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RESP vs. RRSP - What's the difference?

When it comes to saving for the future, it is easy to get confused. Banks, trust companies, financial institutions, insurance companies all claim to offer the best plan for your dollar - how do you choose?

Let's get one issue dealt with here: an RESP and RRSP are quite different investment vehicles.

A Registered Education Savings Plan is, as the name implies, a savings plan to fund your children's education, specifically post-secondary schools such as colleges, universities, trade schools, and so on.

Although RESPs have been around since the 1960's, the government introduced the Canada Education Saving Grant (CESG) in 1998, making RESPs much more popular.

A Registered Retirement Saving Plan is a saving plan to fund your retirement above and beyond any other pension you might qualify for. Getting the best return on your money is obviously a big consideration, and if you are not interested in managing you own investments, there are lots of companies who will do it for you. Finding a financial advisor that is recommended by a friend or family member is usually a good starting point.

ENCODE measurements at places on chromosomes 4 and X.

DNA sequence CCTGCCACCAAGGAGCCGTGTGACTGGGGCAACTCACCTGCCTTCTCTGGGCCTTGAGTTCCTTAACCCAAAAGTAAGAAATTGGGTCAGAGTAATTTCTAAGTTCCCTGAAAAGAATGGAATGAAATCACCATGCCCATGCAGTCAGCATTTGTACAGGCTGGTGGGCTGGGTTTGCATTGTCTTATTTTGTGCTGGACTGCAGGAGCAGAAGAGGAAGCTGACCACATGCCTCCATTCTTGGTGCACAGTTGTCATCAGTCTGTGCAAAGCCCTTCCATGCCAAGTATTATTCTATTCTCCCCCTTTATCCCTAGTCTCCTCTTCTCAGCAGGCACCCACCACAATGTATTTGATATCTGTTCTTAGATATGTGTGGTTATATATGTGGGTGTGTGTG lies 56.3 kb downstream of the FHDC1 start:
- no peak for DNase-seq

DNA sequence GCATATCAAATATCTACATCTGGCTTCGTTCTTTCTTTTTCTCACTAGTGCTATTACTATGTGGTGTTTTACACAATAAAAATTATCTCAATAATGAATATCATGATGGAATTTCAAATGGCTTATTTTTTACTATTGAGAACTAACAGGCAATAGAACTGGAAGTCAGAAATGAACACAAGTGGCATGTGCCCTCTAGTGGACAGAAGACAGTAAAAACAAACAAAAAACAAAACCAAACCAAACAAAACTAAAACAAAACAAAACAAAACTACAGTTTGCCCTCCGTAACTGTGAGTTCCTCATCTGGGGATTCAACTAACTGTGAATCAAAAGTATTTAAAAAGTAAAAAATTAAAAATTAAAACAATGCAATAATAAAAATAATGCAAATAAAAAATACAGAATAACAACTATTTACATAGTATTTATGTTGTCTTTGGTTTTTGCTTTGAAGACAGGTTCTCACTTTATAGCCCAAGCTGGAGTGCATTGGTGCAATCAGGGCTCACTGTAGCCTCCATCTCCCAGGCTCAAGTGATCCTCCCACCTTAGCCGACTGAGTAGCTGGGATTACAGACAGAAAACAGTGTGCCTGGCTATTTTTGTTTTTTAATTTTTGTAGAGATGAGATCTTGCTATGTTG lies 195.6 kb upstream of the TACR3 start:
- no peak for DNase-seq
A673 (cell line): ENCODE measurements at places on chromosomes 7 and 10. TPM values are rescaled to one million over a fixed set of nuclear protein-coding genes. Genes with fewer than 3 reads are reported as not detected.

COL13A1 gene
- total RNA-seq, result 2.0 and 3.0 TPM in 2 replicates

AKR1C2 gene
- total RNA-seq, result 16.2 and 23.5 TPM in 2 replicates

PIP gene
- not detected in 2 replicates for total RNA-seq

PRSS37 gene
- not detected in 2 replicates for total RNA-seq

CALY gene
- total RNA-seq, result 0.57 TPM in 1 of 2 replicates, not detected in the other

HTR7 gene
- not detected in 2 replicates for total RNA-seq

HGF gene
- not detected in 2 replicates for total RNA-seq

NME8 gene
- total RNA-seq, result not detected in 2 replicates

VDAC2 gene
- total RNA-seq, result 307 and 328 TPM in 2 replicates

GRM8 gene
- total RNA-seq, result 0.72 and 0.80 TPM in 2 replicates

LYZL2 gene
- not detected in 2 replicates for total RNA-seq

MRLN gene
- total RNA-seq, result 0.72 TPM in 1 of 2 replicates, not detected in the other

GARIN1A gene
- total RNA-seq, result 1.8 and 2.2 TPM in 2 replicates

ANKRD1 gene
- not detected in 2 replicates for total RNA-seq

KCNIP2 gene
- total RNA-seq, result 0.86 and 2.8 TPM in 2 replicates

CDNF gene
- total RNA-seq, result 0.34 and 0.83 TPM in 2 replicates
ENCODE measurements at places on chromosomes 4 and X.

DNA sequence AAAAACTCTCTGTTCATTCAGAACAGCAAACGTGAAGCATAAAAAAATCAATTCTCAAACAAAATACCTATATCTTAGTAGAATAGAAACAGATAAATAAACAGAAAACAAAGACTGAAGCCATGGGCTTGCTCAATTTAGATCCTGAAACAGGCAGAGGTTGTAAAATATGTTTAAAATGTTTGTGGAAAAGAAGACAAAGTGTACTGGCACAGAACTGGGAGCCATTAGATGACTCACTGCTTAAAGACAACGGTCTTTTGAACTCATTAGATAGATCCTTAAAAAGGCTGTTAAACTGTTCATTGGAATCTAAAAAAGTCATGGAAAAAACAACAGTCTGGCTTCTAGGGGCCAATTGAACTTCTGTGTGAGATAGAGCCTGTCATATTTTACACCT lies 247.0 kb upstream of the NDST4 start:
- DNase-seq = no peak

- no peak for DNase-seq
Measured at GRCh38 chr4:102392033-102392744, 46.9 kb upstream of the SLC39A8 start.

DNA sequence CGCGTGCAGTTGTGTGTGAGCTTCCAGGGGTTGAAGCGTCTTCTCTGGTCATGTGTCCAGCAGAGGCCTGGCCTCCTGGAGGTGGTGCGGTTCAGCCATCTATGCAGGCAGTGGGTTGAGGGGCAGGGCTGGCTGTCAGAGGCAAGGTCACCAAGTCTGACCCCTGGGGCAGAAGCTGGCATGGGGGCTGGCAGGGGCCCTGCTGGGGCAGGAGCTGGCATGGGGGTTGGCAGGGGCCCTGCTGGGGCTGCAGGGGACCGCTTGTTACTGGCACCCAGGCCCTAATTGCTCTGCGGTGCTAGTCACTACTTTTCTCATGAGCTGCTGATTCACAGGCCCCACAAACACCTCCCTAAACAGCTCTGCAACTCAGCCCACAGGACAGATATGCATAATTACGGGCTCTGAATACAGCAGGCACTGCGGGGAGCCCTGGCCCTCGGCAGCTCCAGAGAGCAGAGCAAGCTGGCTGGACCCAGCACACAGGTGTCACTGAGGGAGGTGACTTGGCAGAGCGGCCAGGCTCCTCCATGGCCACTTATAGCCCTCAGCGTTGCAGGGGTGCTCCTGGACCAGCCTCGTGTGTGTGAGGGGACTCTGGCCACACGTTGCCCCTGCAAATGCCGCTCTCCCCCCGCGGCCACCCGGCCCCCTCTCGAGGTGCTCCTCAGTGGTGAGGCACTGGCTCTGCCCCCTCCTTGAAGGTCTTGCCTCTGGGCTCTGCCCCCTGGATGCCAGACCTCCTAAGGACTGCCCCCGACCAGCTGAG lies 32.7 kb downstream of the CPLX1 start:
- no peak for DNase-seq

What are the tax advantages of RESPs and RRSPs?

The money contributed to a retirement saving plan is tax-deductible, and taxes on that money and the interest it accumulates (hopefully..!) will not be taxed until you withdraw it after you retire. Your income will most likely be lower at that point, you will be in a lower tax bracket, and will pay less taxes on that amount.

An education savings plan on the other hand is funded with after-tax dollars, so the money that is contributed to the plan is not tax deductible, unlike an RRSP.

The interest and grant it accumulates within it, however, does grow tax-free. The contributor (parent, grandparent, aunt, uncle ...) does not pay taxes on the growth of the fund. At maturity, when the child turns 18, the principal that was saved in the RESP account will be returned to the contributor (parent, grandparent, aunt, uncle,...), and because they contributed with after tax dollars, they do not pay taxes on this.


The interest, grant and interest on the grant will get paid out to the child/student, but because they very likely will be in a low tax bracket, very little taxes, if any, will be payable on this amount.

There are tax implications if the child does not pursue post-secondary education: besides transferring the money to a sibling (this would be the best option), the money may be withdrawn and transferred to an RRSP if there is contribution room available. Otherwise, the money can be withdrawn as an Accumulated Income Payment (AIP), and incur a 20% tax penalty.

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